Honey, a Name
During our investigations and in our discussions with the Malagasy farmers we were able to judge the importance of bees and honey in their everyday life. For example, the name Tantely (honey), denoting sweetness, is a name often given to a boy as well as to a girl. When you go to a country market you usually find three or four honey sellers.
They sell small chunks of honey comb wrapped in banana leaves. It is not very expensive and this sweet is sought after by lots of greedy children and adults. In Tananarive's famous market, Zoma, we counted more than 15 honey sellers. The traditional importance of the bee is shown in some place names, such as Ambohitantely (mountain of honey) or Lokobé (place full of beeswax).
When a baby is first taken out to the market, tradition demands that he have a little taste of honey. There are many Malagasy proverbs relating to honey, its sweetness and to the wisdom of bees. We can find 20 of them in J.A. Boulder's collection of proverbs :
- To be alone like a honey bee outside the hive...
- Life is like honey and "vahona,"2 sweet and bitter.
- It's easier to forgive a bee for stinging than another insect for the bee gives us honey.
- Take this half-spoonful of honey ; you'll find the other half in my heart.
- Don't die like the fly who alights on all filth, but like the honey bee who bequeaths sweetness to others.
4 Kg of Honey Per Inhabitant
The island has a great beekeeping potential; a traditional hive may produce more than 50 kg of honey per year and the native bee (Apis unicolor) is well adapted to the country and free of disease. If, today, Madagascar is self-sufficient in honey, supplying 4 kg of honey per inhabitant, according to the works of Douhet (1965) and Chandler (1975); in the future the island will probably take an important place on the international honey market.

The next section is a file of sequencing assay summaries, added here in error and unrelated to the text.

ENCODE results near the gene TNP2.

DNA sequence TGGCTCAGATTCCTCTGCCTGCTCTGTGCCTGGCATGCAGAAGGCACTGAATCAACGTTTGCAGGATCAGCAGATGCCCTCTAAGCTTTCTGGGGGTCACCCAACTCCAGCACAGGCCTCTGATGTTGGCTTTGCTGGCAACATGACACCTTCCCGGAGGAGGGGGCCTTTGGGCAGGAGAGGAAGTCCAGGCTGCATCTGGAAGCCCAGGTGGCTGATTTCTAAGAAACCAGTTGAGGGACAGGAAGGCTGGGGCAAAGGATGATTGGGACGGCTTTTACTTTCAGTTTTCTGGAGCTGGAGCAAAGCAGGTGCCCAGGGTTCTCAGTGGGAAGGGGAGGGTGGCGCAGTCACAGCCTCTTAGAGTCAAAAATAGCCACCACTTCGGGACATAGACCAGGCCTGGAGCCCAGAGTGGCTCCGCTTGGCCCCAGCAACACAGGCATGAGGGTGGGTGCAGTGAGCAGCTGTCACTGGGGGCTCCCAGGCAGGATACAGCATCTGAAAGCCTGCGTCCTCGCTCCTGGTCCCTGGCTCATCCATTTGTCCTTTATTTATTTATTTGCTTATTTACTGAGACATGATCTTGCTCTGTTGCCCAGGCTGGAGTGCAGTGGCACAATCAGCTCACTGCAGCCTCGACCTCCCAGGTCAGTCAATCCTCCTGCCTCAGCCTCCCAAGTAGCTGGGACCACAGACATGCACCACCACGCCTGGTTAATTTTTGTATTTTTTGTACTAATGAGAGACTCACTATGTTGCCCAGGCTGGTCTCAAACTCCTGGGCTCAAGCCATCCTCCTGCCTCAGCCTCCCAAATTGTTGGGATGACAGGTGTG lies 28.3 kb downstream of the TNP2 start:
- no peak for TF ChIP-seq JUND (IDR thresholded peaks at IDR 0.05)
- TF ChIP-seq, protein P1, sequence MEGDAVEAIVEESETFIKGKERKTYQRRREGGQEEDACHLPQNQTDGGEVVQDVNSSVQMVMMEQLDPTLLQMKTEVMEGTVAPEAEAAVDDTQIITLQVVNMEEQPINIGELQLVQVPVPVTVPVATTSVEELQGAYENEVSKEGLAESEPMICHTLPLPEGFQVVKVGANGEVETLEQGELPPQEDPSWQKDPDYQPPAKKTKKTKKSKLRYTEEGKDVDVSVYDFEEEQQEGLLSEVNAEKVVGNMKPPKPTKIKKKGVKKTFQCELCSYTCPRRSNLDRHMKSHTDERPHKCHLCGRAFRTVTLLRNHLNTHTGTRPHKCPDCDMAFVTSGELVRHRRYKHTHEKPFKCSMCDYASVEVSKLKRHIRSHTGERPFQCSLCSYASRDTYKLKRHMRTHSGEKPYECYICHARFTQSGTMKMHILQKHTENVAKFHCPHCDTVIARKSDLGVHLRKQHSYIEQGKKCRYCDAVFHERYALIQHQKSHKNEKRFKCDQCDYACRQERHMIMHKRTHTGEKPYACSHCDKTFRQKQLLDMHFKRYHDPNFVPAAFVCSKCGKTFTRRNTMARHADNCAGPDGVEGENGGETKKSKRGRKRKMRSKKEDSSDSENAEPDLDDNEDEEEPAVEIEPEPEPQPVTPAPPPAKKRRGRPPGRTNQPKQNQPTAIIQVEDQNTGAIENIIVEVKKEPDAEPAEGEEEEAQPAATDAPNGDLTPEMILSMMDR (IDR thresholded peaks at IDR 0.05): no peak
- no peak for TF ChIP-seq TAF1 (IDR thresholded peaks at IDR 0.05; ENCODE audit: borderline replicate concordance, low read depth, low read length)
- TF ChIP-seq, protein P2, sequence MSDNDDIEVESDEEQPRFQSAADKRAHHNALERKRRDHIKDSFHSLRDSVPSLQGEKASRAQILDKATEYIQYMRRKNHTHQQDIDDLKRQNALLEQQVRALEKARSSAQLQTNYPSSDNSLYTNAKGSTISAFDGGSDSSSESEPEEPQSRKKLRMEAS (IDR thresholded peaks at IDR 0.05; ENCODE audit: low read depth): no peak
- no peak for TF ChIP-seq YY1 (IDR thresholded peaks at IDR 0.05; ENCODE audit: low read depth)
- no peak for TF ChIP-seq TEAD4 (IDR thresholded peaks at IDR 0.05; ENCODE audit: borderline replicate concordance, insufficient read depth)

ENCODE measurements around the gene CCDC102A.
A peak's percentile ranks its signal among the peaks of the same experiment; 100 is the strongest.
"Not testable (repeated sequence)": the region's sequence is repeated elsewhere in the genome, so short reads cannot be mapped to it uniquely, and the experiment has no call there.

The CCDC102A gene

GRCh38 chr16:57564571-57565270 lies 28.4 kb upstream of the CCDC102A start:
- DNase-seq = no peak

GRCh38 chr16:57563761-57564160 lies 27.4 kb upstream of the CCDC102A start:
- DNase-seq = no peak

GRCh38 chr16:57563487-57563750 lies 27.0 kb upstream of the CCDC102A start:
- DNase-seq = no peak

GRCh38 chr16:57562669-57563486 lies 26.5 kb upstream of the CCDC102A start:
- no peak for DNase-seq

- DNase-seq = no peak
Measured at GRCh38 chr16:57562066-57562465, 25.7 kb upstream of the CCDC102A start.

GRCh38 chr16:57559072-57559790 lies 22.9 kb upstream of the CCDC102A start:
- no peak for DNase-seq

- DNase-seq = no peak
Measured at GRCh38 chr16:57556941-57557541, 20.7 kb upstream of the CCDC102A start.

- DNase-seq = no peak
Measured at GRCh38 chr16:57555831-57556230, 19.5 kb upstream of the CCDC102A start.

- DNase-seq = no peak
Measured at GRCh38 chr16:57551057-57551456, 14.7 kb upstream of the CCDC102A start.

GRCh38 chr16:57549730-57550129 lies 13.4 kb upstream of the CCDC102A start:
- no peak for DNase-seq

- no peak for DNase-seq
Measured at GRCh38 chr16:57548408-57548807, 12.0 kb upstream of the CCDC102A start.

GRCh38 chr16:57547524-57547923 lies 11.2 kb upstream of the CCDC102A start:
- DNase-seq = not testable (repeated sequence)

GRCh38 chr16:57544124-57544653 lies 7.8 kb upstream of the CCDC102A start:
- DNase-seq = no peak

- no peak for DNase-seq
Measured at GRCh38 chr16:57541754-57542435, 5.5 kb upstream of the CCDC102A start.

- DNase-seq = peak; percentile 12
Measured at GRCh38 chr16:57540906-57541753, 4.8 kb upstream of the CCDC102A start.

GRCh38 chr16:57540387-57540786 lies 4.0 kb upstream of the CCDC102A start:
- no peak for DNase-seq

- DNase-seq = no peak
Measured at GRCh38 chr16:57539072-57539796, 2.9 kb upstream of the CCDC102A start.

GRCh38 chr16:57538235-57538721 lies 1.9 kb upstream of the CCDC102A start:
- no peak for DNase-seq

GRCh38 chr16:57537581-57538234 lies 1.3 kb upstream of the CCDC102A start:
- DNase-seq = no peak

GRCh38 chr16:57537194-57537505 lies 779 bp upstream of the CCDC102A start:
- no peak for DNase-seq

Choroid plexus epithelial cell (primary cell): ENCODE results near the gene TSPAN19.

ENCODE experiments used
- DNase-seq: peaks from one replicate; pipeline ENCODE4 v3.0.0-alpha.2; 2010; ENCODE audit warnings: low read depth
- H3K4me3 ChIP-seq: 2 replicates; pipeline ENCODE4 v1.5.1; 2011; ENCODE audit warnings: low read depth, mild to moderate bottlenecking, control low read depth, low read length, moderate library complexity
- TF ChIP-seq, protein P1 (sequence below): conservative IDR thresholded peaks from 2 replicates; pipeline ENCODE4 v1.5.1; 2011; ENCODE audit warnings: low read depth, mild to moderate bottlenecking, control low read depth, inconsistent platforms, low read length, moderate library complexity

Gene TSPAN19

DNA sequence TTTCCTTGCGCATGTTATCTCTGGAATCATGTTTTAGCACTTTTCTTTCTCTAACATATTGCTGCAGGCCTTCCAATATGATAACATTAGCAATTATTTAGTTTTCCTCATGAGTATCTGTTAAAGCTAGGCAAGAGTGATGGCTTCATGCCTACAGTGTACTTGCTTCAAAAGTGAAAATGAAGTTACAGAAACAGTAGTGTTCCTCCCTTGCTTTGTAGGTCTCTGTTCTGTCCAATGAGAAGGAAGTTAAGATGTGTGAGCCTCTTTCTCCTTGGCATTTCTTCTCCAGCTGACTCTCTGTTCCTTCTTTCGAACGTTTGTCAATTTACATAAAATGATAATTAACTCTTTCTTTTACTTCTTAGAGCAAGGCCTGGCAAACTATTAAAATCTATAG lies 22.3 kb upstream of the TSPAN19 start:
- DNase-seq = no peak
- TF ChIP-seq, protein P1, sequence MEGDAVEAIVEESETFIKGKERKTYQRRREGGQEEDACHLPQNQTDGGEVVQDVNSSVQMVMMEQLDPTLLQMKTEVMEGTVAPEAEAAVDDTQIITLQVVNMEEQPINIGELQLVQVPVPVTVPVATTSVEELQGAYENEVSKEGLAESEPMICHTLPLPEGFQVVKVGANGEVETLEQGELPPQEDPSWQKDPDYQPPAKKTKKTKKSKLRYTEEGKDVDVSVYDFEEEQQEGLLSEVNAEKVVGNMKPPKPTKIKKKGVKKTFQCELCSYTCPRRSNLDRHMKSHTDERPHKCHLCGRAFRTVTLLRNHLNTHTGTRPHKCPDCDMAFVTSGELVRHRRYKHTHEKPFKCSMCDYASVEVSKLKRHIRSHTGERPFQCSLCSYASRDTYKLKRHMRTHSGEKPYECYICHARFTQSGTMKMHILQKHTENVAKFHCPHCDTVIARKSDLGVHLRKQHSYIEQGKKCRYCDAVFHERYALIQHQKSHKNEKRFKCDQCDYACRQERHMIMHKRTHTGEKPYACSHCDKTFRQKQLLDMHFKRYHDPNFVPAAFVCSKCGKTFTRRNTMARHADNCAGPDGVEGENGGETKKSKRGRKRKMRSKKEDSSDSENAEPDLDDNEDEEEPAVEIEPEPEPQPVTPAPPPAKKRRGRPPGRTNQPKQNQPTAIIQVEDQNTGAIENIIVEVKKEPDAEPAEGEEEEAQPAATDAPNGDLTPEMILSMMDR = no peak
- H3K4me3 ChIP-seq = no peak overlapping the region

50 Kg Equals an Ox
We can suppose that a ready market will be found in the future for Madagascar's different kinds of honey (Robusta and Citriodora) produced in the high plateaus to the litchi flavored honey (Néphélium litchi) produced on the coast. At the present time clear honey, produced on frames in modern hives, must be considered a luxury item because the price of 50 kg of this type of multiflora honey would buy an ox and the price of 5 kg equals an average worker's monthly income.
Thus, it is easy to understand why 80 % of Madagascar's honey consumption comes from honey hunting. Unfortunately, most of the time this honey is full of pieces of brood and pollen; sometimes water is added, and often it is boiled to prevent crystallization. So, a gift of nature is ruined.
On the island agricultural development is often hindered by deeply rooted customs. In some areas seeing a swarm leaving a hive is a sign of bad luck and such fear is enough to discourage farmers from keeping hives. With little regard for preserving the environment some tribes cut the "honeytrees" for their wax and honey.
The increase of bush fires on the "high plateaus" is not only a danger of beekeeping, but also accelerates the movement of the best arable land toward the sea. In some remote areas the economic and political situation leads to vandalism and so some beekeepers put traps or guns around their beeyards, sometimes killing thieves.
- Chandler. Apiculture in Madagascar, in Bee World Vol.56, 1975
- Douhet M. L'apiculture à Madagascar dans son contexte tropical Bulletin de Madagascar, July 1965
- Beaujard P. Princes et Paysans L'harmattan 1983.
- 1 Sobika: a basket made with rice straw or ravendale.
- 2 Vahona: these seeds from a tree are particularly bitter.